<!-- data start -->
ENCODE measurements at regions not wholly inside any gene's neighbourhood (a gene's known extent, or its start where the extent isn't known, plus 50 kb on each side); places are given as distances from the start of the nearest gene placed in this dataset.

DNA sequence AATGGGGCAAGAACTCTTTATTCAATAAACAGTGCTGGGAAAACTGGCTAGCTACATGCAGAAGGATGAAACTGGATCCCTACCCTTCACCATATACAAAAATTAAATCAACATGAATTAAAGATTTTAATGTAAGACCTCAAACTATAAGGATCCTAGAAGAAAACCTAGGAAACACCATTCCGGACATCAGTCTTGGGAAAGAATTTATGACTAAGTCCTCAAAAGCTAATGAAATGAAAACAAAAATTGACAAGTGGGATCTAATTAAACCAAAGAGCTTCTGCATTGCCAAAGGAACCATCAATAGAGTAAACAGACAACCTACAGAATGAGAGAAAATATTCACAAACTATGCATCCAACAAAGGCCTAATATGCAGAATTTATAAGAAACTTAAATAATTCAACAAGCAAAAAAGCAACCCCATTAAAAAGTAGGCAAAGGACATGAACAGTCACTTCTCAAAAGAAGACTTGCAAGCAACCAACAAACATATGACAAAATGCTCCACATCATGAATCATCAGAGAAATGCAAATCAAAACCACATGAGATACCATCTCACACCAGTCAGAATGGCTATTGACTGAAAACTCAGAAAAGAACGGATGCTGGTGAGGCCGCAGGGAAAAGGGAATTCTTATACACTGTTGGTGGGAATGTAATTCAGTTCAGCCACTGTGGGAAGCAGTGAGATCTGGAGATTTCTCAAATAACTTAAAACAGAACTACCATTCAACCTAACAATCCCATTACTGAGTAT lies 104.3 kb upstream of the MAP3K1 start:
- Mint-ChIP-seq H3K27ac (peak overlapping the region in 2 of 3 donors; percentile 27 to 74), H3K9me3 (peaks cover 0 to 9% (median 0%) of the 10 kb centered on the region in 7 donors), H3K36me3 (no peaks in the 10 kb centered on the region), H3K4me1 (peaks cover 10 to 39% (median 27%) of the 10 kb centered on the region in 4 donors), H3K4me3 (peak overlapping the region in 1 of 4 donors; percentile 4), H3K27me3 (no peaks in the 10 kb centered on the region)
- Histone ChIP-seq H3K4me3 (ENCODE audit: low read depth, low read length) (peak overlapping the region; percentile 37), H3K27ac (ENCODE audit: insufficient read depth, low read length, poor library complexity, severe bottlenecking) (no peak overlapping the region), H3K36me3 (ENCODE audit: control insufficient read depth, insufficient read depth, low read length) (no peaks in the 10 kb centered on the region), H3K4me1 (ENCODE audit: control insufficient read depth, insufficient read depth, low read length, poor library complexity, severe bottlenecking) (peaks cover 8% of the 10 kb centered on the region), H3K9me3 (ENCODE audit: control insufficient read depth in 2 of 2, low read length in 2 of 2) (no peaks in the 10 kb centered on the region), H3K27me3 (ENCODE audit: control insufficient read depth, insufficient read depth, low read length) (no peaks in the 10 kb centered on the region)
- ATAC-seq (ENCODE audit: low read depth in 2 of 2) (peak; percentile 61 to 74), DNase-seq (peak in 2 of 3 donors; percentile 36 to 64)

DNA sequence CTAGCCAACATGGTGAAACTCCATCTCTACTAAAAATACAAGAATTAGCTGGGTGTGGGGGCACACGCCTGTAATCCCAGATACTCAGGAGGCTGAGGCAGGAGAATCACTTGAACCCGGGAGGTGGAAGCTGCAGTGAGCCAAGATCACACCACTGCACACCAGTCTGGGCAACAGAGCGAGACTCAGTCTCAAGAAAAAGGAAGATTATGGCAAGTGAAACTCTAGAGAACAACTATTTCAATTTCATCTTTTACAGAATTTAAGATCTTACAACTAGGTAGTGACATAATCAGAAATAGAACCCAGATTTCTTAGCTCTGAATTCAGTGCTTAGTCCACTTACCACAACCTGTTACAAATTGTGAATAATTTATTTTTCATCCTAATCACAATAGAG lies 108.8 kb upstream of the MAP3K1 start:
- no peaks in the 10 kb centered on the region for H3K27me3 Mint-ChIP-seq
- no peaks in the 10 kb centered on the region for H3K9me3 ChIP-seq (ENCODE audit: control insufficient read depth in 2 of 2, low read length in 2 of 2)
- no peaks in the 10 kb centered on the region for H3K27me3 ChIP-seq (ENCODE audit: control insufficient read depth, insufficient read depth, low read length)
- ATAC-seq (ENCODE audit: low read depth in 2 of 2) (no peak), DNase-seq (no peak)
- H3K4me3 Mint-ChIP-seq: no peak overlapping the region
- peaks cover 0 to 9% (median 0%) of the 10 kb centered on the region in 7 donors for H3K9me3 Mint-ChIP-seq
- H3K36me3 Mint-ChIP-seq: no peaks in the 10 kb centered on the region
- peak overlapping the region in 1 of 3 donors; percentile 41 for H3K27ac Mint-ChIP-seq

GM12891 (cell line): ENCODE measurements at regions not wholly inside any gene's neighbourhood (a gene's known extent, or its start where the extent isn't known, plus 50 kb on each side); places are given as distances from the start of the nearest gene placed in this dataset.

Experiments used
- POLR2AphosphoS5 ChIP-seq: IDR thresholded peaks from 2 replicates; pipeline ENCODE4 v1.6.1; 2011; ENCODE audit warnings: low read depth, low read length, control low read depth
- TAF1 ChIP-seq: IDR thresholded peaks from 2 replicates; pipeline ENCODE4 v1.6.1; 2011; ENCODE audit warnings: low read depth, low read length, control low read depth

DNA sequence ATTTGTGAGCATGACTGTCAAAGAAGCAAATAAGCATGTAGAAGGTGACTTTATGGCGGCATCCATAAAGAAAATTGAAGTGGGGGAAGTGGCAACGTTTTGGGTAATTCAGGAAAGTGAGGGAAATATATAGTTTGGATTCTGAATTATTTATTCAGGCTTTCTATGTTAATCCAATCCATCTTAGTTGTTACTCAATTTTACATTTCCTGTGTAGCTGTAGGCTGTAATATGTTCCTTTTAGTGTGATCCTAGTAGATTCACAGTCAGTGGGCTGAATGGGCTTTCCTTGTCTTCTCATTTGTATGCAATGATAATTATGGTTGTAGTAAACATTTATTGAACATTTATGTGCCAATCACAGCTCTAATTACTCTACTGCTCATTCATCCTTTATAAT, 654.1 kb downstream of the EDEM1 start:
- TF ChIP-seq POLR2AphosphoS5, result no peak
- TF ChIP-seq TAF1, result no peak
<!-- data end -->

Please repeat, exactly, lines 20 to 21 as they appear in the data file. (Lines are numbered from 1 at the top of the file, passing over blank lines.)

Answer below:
- TF ChIP-seq POLR2AphosphoS5, result no peak
- TF ChIP-seq TAF1, result no peak